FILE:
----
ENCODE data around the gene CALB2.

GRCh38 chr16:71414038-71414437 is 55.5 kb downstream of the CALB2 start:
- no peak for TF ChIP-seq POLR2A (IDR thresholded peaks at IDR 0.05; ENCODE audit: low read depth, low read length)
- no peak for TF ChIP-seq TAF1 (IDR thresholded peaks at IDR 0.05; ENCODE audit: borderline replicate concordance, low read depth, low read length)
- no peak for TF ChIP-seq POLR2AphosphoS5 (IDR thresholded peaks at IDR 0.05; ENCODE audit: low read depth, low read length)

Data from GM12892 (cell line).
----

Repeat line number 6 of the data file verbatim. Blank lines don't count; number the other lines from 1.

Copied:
Data from GM12892 (cell line).